• In the tertiary phase, IgM is generally negative. IgG positivity alone cannot distinguish between a true positive and a simple serological scar indicating past exposure (these false positives represent up to 10% of the population in areas of high prevalence). What's more, the tests also recognize other spirochetes (false positives). In short, serological tests can reasonably exclude the disease, but cannot confirm it with certainty. They should therefore only be carried out on the basis of a reasonable pre-test clinical probability.
  • In the event of positive blood serologies, examination (with serologies) of synovial or cerebrospinal fluids is recommended in cases of suspected joint or neurological involvement. However, the only specific anomaly is an index of Ig borrelia in relation to blood > 2, but this is not very sensitive. However, these tests can help exclude certain differential diagnoses.
  • Biopsies of lesions with histology and PCR (skin, CSF, urine, synovial fluid, blood): low sensitivity, high cost → not recommended.

In summary:

  • Aspecific symptoms (chronic fatigue, "fibromyalgia-like" syndrome) → stop
  • Suspicion of infection (compatible objective sign) less than 4 weeks old :
    • Erythema migrans → diagnosis of probable Lyme → treat
    • Other manifestations → blood serologies
      • positive → diagnosis of Lyme possible to probable → trial treatment
      • negative → repeat blood serologies in 2 weeks
        • positive → diagnosis of Lyme possible to probable → test treatment
        • negative → stop
  • Suspicion of infection (compatible objective sign - or suggestive symptom lasting more than three weeks) of > 4 weeks → perform blood serologies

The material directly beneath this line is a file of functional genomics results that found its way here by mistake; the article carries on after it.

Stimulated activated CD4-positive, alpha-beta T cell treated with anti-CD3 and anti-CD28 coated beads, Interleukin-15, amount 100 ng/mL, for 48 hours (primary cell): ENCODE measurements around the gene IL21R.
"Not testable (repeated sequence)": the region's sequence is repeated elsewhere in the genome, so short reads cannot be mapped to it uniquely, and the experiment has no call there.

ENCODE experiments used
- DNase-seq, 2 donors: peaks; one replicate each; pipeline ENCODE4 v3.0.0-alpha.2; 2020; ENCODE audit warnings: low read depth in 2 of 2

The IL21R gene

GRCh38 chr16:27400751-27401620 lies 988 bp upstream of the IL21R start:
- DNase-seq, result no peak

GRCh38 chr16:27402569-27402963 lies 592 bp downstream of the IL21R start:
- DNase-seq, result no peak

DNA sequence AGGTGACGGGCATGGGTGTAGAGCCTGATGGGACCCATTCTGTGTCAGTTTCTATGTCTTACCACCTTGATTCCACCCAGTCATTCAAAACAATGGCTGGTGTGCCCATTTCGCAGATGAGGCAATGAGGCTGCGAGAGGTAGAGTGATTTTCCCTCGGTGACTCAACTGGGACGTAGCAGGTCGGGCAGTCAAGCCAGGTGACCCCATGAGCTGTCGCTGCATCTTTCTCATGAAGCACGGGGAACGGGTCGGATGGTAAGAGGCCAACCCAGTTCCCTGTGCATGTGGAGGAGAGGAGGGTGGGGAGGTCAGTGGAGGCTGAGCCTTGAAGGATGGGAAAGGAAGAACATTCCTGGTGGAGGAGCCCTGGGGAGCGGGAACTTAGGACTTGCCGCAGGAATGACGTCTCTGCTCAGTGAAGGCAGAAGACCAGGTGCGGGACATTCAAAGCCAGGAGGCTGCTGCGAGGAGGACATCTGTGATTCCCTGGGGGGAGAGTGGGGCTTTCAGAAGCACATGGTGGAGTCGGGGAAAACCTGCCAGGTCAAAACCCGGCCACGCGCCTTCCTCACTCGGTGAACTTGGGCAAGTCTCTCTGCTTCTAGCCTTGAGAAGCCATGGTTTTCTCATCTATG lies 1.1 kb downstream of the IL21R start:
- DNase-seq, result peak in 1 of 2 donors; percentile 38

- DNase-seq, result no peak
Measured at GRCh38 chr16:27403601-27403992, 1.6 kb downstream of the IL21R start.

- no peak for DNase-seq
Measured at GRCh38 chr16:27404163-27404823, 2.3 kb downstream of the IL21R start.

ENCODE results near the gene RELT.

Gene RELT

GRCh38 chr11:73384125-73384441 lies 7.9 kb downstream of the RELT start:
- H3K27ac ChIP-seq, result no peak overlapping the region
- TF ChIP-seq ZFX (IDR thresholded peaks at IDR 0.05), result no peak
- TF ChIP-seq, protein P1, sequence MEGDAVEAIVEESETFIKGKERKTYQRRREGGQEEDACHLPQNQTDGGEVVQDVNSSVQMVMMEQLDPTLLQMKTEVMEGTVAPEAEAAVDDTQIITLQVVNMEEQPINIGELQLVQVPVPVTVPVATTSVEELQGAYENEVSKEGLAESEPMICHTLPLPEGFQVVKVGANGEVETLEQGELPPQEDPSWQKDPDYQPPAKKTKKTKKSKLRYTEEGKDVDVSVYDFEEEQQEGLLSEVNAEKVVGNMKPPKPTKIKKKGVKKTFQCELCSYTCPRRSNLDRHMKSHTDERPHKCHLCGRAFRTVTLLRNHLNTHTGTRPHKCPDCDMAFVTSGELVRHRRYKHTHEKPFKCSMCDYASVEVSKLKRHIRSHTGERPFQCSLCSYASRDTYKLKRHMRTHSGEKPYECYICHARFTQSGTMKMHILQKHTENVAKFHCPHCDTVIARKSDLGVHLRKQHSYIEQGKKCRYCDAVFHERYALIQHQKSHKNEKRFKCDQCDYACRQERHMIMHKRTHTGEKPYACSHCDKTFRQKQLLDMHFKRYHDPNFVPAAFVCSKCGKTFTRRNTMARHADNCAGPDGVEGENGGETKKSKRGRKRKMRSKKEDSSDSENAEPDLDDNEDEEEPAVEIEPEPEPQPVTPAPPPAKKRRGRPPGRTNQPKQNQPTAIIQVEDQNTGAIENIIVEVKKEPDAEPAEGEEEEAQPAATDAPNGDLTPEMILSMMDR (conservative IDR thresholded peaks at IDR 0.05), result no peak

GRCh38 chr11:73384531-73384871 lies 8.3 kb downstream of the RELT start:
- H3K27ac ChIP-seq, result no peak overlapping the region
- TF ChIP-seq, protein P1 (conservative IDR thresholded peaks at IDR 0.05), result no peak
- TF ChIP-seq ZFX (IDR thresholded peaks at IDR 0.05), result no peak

• Negative Elisa test → stop
    • Elisa test positive → perform Western Blot
      • Negative Western Blot → stop
      • Western Blot positive → diagnosis of Lyme possible to probable → trial treatment

Therapeutic management - Treatments

Example of therapeutic plan:

  • For isolated erythema migrans → amoxicillin 3 x 500 mg/day or doxycycline 2 x 100 mg/day PO for > 2 weeks
  • Rapid or severe articular, cardiac or neurological forms → consider treatment with ceftriaxone 1 x 2 g/day IV for a minimum of 3 weeks (inpatient or "day hospital")

Tick bite prophylaxis

No systematic prophylaxis is recommended for tick bites. A single 200 mg dose of doxycycline may be considered if a tick is removed after 24 hours in a highly endemic region.

Author(s)

Dr Shanan Khairi, MD

Bibliography

Hu L, Clinical manifestations of Lyme disease in adults, UpToDate, 2023

Hu L, Diagnosis of Lyme disease, 2023

Hu L, Treatment of Lyme disease, UpToDate, 2023

Jameson JL et al., Harrison's Principles of Internal Medicine, 20th edition, McGraw Hill Higher Education, 2018

Maladies infectieuses. Attitudes pratiques, diagnostiques et thérapeutiques, Hôpital Erasme, 2016

Mead P, Epidemiology of Lyme disease, UpToDate, 2021Traité d'infectiologie, Encyclopédie médico-chirurgicale, Elsevier, 2014